The Jamaican Stage, 1655-1900: Profile of a Colonial Theatre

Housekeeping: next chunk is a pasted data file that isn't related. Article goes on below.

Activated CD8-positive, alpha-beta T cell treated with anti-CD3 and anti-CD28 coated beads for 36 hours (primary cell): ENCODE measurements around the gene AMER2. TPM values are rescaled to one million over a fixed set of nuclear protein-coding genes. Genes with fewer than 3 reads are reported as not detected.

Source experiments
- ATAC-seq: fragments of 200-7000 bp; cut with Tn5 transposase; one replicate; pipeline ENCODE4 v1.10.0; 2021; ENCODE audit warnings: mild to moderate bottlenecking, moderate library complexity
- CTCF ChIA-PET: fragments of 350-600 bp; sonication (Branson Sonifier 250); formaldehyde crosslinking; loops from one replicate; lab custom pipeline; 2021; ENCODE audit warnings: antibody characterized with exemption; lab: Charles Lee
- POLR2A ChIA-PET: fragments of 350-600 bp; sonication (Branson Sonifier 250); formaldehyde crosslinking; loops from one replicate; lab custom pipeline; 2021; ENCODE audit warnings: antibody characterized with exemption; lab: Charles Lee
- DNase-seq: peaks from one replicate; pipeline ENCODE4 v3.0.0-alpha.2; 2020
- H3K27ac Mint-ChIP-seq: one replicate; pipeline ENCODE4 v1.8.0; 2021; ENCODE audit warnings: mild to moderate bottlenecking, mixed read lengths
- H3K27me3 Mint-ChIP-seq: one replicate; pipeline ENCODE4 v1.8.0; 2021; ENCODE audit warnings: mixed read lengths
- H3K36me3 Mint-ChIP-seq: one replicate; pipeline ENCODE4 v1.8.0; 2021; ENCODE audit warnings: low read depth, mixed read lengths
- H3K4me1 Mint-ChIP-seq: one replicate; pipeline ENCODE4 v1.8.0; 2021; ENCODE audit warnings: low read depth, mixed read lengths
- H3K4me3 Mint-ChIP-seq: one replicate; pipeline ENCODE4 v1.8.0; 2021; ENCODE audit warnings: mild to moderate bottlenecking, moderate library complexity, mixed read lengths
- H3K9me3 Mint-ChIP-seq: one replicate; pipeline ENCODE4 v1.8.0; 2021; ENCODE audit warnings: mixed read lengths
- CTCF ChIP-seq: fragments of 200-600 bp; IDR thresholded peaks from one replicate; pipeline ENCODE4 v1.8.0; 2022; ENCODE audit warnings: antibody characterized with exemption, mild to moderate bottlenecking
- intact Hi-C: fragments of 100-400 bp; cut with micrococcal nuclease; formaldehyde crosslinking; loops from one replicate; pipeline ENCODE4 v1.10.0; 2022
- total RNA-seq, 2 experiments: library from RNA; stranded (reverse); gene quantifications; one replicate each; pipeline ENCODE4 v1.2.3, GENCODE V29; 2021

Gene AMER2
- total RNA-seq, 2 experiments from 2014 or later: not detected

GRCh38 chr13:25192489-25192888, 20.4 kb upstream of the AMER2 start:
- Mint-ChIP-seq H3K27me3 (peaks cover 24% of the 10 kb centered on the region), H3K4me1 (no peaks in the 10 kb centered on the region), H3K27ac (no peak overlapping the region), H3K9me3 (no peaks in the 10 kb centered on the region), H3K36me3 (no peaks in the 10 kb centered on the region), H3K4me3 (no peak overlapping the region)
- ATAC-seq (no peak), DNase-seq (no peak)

A distinguished scholar here offers a thorough lively account of the Jamaican stage, arguably the most prominent theatre of its kind in the British colonies through 1900. Errol Hill discusses the struggle to maintain viable playhouses, the fortunes of visiting professional troupes, and the emergence of an indigenous theatre. He documents the plays written and produced through the end of the nineteenth century, presenting them against the background of a society emerging in the 1830s from a slave-holding system. He also explores the rituals, festivals, and other forms of entertainment enjoyed by the broad underclass of Jamaicans, most of whom were slaves or slave descendants, and who today number over 90 percent of the island's population. By examining the record of theatrical production on the one hand, and the variety of indigenous performance on the other, Hill shows how a synthesis of native and foreign elements has occurred. He calls particular attention to the use of the Creole language, new performance patterns, and the integration of music, dance, mime, and masking. In the Epilogue, he extends his discussion to the anglophone Caribbean which has become politically independent of Britain.
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